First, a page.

Hairdresser Has Own Definition of Inch

Although many consider standardized units of measurement like the gram, the pound or the inch to be fixed and immutable, the inch can be very subjective, as Zoe Maltby discovered after a recent trip to the salon.


“I asked my hairdresser to cut an inch off, I even held up my fingers to show, like, an inch, and she said yeah, an inch, and then she cut off like three inches,” said Maltby, still running her fingers through her hair, feeling for the length that isn’t there. “Maybe she thought I meant centimeter? No, those are a lot smaller…”


“I was gonna say something, but then a week later it looked fine?” said Maltby. “And she’s a really good hairdresser. I mean, she doesn’t cut my hair the way I want, so I don’t know why I said that. But she is?”


“I went in for a bangs trim, I thought I needed like half an inch off, and then she explained that if I layered I could create more fullness that would frame my face without letting the breakage reach the root?” says another client, Danica Lauden. “I got so confused I just nodded along and when she was done I had a totally different haircut.”



Liz Power, the hairdresser in question, routinely takes a poetic license with the meaning of “just an inch”. After reviewing multiple before-and-after pictures, it seems that Power’s “inch” is not constant, nor does it conform to a pattern. Instead, it seems to be randomly and arbitrarily applied to clients regardless of their wishes.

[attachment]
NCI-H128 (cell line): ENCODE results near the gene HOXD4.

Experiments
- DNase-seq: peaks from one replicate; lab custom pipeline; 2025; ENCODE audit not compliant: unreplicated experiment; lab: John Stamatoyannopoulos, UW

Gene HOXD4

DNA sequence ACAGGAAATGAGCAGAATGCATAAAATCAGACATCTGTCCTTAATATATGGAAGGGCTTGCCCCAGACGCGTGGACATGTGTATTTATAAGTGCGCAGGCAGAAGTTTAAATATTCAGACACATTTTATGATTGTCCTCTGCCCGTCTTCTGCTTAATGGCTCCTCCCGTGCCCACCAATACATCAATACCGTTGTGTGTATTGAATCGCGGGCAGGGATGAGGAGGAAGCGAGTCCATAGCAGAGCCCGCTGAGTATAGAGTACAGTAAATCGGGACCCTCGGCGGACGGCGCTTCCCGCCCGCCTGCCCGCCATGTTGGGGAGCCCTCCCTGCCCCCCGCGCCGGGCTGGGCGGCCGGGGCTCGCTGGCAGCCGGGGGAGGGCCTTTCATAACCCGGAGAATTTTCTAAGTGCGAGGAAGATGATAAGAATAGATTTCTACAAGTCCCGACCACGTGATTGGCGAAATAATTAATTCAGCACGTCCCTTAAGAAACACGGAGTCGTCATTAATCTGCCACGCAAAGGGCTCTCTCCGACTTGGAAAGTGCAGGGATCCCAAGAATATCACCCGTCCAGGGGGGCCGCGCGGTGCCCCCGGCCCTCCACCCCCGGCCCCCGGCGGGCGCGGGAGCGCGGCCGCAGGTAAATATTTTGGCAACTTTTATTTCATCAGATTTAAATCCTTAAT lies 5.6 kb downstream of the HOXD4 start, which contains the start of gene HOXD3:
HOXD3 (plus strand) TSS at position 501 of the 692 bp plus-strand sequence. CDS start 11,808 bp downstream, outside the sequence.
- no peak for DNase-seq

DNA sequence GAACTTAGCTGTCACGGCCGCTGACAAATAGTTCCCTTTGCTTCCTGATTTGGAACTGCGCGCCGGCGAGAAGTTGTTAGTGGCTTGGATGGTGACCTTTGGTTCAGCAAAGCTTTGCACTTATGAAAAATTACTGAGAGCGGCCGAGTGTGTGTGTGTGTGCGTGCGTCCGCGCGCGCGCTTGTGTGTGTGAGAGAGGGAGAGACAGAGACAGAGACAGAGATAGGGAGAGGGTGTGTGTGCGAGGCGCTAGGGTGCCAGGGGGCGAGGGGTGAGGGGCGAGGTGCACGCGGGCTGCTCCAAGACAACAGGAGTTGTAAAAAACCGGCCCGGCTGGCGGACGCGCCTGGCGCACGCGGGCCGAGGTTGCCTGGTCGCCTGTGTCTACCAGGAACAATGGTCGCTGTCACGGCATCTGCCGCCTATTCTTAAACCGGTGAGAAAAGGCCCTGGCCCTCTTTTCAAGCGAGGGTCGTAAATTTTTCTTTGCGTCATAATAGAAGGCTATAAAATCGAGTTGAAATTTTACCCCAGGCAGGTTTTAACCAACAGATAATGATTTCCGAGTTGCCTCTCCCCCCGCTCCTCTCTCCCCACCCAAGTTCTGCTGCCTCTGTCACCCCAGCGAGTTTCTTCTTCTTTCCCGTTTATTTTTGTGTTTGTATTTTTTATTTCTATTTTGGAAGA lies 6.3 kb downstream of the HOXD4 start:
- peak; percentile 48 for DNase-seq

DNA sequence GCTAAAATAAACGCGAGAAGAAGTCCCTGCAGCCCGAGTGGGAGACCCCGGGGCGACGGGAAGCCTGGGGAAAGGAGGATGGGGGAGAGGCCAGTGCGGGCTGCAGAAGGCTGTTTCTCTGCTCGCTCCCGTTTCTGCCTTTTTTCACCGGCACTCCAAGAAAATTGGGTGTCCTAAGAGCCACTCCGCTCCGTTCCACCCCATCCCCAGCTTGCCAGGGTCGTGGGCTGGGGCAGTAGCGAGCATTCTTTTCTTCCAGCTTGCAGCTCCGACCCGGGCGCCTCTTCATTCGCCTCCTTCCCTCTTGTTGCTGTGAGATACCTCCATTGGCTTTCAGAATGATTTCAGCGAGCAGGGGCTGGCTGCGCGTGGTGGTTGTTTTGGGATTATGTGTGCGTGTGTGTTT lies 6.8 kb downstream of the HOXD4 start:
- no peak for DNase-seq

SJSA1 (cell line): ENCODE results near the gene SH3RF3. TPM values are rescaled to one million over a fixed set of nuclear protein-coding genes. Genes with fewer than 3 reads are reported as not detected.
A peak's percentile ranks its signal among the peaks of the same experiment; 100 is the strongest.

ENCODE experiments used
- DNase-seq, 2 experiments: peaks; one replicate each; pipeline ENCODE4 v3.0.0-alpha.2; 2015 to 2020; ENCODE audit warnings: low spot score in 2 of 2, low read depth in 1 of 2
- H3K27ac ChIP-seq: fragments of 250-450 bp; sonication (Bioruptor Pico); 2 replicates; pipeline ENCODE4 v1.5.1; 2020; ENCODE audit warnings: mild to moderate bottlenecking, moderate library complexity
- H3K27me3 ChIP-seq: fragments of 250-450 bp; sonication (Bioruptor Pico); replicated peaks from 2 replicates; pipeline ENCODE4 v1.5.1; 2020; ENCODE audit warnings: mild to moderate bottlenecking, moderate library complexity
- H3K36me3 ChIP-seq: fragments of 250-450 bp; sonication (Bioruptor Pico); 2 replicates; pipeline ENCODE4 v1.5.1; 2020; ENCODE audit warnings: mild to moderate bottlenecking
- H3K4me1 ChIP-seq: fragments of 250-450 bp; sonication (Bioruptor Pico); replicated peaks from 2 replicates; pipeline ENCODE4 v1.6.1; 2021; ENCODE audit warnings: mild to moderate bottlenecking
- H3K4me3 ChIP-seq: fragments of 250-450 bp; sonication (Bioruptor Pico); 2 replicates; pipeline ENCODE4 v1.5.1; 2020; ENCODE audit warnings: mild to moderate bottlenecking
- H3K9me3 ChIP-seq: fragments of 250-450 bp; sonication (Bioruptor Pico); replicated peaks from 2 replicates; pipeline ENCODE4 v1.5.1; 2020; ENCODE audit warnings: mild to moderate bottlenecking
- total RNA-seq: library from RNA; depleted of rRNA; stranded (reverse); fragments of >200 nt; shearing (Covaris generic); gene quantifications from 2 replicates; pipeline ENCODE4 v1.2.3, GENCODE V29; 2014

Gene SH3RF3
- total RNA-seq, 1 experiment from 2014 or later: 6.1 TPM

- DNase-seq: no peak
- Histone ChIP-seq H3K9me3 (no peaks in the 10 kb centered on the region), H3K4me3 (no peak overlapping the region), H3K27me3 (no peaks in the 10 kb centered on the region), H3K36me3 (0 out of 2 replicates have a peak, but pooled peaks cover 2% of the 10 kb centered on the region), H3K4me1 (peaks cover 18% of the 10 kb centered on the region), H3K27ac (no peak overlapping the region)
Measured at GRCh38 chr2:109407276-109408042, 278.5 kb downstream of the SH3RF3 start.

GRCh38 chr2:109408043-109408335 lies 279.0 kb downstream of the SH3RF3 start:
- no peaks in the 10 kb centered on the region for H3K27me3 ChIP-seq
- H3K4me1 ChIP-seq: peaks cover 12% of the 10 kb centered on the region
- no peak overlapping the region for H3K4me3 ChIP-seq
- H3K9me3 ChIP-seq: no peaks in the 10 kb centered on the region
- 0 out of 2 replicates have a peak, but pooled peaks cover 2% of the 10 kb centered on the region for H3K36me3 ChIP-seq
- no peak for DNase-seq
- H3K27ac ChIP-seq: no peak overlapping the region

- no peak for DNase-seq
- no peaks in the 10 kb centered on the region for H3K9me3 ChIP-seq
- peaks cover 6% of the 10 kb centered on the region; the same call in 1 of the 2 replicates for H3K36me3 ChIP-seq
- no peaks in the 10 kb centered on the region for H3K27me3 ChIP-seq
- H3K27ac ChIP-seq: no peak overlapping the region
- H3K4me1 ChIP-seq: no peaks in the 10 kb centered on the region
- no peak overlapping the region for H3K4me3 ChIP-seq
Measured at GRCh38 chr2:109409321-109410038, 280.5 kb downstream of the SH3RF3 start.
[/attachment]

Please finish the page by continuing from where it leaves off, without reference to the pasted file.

Dr. Anna Price, a Harvard mathematician, was unable to draw any meaningful conclusions from the data.


“Perhaps this person understands the term inch more colloquially, as in, inching along?” She suggested, adding, “Although, come to think of it, the lady who does my hair does that too —that’s so weird!”


“Yeah, listen, I’m just gonna cut your split ends off,” said Power when reached for comment. “I know you said an inch trim, but you have split ends and you need them cut off, so that’s what I’m gonna do.”


At press time, Price was arguing with a male colleague who said that while the definition of an inch is fixed, “six feet tall” is always up for interpretation.